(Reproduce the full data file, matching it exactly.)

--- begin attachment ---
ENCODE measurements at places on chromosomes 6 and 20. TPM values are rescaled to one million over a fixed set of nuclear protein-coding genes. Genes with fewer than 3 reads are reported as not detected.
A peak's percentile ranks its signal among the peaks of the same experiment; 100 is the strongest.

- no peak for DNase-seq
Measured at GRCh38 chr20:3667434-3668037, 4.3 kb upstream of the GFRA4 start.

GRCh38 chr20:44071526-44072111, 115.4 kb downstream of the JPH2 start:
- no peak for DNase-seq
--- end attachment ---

ENCODE measurements at places on chromosomes 6 and 20. TPM values are rescaled to one million over a fixed set of nuclear protein-coding genes. Genes with fewer than 3 reads are reported as not detected.
A peak's percentile ranks its signal among the peaks of the same experiment; 100 is the strongest.

- no peak for DNase-seq
Measured at GRCh38 chr20:3667434-3668037, 4.3 kb upstream of the GFRA4 start.

GRCh38 chr20:44071526-44072111, 115.4 kb downstream of the JPH2 start:
- no peak for DNase-seq